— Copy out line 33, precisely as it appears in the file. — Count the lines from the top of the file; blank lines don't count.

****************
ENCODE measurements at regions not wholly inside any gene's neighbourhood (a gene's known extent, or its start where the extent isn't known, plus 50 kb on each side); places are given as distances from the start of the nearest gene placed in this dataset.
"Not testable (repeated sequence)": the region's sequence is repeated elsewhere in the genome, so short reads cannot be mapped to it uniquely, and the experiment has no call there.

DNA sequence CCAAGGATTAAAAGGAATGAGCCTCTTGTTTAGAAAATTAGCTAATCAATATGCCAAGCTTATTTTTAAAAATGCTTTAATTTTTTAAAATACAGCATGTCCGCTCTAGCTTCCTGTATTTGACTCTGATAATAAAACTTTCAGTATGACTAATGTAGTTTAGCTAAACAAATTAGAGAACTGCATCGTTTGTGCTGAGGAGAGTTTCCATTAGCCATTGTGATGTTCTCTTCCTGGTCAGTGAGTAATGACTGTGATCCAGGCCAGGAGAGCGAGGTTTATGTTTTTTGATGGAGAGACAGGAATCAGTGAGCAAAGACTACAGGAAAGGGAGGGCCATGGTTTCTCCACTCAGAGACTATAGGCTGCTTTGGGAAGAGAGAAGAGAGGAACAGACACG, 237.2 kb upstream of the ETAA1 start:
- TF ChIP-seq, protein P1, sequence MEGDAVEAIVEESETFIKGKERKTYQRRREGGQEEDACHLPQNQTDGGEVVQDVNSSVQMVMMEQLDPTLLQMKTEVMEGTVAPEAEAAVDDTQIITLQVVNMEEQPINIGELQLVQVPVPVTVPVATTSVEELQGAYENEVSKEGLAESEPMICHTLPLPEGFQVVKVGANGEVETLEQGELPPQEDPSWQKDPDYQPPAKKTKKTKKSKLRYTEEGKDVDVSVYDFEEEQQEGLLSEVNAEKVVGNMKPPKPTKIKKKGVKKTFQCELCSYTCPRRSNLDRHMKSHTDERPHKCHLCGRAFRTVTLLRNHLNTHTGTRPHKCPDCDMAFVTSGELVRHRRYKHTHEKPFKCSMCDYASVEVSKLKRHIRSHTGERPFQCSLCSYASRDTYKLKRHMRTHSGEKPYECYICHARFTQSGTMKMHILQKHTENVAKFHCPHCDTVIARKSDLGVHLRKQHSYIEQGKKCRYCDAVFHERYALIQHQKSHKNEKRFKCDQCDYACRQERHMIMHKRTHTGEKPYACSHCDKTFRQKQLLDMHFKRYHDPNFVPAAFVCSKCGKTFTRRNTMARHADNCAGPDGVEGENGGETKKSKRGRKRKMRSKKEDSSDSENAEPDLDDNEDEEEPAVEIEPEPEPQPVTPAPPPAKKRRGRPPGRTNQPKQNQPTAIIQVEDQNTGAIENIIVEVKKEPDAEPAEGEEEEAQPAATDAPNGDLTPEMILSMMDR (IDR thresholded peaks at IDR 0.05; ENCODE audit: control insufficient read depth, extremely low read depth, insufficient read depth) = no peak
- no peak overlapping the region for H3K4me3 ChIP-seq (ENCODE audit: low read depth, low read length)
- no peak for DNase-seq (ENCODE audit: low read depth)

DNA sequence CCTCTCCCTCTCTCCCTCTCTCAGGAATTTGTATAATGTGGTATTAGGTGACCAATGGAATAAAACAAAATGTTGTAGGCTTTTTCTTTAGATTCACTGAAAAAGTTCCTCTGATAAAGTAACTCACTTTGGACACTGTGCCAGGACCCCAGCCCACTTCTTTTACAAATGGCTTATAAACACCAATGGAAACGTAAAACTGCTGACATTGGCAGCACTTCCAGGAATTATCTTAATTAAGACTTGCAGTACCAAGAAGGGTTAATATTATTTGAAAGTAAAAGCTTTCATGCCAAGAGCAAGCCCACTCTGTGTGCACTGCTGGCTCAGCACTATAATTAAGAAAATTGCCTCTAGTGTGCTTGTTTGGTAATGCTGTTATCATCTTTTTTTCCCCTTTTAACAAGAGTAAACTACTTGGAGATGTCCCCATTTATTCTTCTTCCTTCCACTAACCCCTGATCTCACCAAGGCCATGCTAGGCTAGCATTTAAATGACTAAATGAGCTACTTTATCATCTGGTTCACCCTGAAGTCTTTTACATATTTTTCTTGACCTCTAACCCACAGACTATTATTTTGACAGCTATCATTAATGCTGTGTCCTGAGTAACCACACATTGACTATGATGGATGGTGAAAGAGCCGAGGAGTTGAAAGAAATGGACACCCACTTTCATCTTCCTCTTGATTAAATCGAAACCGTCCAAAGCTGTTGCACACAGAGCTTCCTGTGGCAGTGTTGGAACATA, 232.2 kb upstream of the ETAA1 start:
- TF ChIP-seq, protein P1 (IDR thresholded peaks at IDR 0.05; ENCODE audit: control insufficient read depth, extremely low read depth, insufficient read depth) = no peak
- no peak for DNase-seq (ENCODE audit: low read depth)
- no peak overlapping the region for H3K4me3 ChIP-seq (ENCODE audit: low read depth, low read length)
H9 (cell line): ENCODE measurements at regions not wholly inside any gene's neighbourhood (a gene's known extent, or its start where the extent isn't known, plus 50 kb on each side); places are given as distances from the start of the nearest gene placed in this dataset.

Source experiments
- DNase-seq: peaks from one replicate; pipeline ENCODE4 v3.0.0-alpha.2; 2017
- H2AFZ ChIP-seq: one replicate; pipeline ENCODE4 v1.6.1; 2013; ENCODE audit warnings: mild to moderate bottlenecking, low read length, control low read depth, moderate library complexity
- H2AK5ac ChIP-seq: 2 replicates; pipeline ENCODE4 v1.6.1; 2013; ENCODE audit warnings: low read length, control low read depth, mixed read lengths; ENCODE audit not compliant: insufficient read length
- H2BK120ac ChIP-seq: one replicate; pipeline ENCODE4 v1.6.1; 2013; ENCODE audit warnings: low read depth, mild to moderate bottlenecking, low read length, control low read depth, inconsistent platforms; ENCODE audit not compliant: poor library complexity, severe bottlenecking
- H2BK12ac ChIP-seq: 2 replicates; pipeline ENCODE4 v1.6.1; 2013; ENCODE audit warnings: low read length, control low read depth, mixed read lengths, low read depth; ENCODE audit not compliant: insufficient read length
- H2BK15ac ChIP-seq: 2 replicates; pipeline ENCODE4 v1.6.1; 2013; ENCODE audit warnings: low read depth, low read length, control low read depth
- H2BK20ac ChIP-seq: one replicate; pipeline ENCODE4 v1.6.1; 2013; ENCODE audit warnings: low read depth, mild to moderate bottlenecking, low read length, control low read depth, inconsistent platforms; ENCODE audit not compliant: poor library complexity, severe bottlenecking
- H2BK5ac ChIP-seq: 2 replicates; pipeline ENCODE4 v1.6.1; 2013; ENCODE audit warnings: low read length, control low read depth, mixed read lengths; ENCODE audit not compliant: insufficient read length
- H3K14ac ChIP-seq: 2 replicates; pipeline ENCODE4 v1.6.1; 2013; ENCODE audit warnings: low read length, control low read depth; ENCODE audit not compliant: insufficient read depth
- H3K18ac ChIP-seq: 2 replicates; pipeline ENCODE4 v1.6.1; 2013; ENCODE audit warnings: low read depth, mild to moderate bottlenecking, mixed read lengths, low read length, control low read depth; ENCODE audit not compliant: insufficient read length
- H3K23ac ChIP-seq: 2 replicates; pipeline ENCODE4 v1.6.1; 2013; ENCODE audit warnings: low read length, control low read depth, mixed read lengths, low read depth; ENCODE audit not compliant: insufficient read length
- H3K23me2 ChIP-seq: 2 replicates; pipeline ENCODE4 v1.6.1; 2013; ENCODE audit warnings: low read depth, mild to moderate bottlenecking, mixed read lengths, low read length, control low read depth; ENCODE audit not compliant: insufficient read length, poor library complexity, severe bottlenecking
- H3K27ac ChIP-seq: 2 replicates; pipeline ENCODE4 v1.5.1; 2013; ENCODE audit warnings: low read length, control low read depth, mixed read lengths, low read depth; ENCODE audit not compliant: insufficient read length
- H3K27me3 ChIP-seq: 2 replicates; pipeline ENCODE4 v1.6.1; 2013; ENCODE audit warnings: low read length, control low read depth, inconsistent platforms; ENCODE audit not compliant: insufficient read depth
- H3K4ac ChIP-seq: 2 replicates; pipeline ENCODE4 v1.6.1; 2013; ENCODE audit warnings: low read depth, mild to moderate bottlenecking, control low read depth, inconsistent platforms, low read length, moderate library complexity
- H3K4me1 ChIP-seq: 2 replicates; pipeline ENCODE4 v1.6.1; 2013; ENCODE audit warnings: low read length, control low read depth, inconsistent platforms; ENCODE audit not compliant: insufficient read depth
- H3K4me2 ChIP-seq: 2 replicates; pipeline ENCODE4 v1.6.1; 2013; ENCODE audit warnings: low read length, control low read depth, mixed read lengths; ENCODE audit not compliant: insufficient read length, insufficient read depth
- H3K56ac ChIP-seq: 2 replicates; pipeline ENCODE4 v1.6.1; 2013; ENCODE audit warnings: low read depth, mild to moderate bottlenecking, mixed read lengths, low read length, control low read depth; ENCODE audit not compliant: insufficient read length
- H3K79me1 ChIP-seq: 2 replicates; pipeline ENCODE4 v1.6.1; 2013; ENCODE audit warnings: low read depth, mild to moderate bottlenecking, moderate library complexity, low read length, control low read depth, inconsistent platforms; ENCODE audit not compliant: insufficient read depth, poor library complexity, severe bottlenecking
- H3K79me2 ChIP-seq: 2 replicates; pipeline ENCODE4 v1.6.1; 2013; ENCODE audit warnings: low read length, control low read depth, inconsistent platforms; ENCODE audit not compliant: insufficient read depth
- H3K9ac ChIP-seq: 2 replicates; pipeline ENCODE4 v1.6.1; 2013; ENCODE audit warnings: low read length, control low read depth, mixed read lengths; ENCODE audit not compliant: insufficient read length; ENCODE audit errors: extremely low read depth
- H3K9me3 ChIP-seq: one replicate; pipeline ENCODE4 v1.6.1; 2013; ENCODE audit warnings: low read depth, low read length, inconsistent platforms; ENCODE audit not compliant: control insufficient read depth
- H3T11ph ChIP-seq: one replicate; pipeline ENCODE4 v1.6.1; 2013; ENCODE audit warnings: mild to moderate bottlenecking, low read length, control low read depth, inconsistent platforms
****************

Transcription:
- H3K9ac ChIP-seq: 2 replicates; pipeline ENCODE4 v1.6.1; 2013; ENCODE audit warnings: low read length, control low read depth, mixed read lengths; ENCODE audit not compliant: insufficient read length; ENCODE audit errors: extremely low read depth